Catherine McCartney with a piece that featured in Vixens With Convictions! on 29 July 2014. It challenges the no-interventionist approach the public to attacks on the elderly. Catherine McCartney is a victims' rights advocate.
On the 12th July past my 17 year old niece headed into town to meet up with her Mum and Aunt. As she walked down Chapel lane she came upon the scene of an old man (whom she presumed to be homeless) being assaulted by two youths as he sat outside St. Mary’s Chapel. The two young men thuggishly stamped on the hands of the old man whilst demanding the money he held. The most distressing sight was of the old man’s tears which depicted his vulnerability and their lack of compassion.
Too afraid to intervene on his behalf my niece looked around at the passers-by, amongst them worshippers entering St.Mary’s Chapel (to pray no doubt for their own souls and that of their dead) , in the hope that an adult would come to the aid of the victim. No one did. My niece looked on helpless as the two young men successfully relieved the old man from his money and headed towards the bookies.
My niece distressed at what she had witnessed ran to meet her Mum. On hearing the account of what happened they rushed to the scene but the old man had moved on. The two accused however were still in the bookies spending their booty. My younger sister rang the police whilst the other stood watch at the door. Given it was the 12th July they assumed there would be a substantial police presence in the town, and a patrol car could easily swing round to the scene and at least apprehend the two and question them. This would at least send the message that the assault on a vulnerable old homeless man would not go unnoticed by the public. Unfortunately by the time the police responded the two youths had also left the scene no doubt with the impression that the plight of an old man was of no concern to the good citizens of the city particularly, the good Christian citizens of the city.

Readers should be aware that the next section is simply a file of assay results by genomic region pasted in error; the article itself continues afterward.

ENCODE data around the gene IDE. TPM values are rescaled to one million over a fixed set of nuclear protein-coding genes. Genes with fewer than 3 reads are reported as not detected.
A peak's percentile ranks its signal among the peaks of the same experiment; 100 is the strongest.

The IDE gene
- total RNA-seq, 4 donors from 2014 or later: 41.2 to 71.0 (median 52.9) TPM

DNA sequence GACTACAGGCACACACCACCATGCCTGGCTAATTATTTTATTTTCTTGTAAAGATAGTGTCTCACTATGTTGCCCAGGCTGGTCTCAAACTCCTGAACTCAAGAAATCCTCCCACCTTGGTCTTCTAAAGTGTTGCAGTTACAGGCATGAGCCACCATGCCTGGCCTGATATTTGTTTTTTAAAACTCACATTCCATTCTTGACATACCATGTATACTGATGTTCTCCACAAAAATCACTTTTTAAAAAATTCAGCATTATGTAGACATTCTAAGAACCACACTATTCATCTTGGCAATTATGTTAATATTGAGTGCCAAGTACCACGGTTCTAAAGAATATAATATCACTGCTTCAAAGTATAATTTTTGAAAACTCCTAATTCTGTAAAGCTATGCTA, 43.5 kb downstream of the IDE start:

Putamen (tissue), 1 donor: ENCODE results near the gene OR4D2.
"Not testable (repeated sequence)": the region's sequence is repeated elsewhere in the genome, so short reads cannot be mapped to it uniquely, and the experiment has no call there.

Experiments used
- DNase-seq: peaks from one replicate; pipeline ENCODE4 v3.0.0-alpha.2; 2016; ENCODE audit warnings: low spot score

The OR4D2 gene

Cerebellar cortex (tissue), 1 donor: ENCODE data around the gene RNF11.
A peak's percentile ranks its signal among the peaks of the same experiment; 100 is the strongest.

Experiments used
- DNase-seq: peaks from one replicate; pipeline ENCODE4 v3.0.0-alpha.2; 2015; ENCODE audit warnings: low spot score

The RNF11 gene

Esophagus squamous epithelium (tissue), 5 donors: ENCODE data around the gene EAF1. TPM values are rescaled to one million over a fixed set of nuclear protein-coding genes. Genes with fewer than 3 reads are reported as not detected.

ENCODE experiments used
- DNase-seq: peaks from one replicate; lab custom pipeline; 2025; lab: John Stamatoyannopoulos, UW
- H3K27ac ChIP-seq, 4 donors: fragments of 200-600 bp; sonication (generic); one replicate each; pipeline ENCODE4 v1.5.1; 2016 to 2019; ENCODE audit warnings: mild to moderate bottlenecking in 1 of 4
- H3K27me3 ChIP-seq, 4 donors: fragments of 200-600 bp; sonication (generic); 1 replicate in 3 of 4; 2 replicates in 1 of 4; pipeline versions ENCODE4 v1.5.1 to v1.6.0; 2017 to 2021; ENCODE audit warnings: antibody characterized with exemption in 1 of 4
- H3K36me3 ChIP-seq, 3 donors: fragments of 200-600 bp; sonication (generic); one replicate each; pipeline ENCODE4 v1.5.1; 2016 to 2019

There is something profoundly hypocritical and revealing about the indifference of the worshippers attending Mass in St. Mary’s Chapel that day to the plight of the old man. Those who scurried passed the injured victim and into the chapel to ask their God to take note of their good deeds, release a few souls from purgatory or build up their fare for an express journey to heaven, forgot all about the story of the Good Samaritan. A parable based on humanity and human concern for a fellow human being; the parable tells the story of a passer-by who stops to help a vulnerable and injured man, possibly a victim of assault similar to the one of the homeless man. Unfortunately for those who turned their eyes from the scene their God will have borne witness to their hypocrisy and absence of love for their fellow man and ironically their fare to heaven may just have risen in price; or indeed their stay in purgatory just been extended by a few thousand years or prayers.
Catherine sh1t happens ... it's dangerous out there sometimes ... essentially we all are operating from a place of self-interest ... motivated by ego, fear and greed.ReplyDelete
Mother fearful as legal highs hospitalise local young peopleReplyDelete
A legacy of the peace process? Somehow I doubt if what's happening to kids in the New Lodge and other parts of Belfast today would have been allowed to happen under a 'Provisional' watch. I don't think they could have stopped it completely but I'm convinced they'd curtailed the damage illegal highs do better than the PSNI and others are doing today.
The bastards who support an organisation dedicated to protecting child abusers such as the catholic church would have shown those two cunts the real meaning of christianity had they caught them stealing from the church..they would have kicked the fuckers to death and thats just the auld dolls.ReplyDelete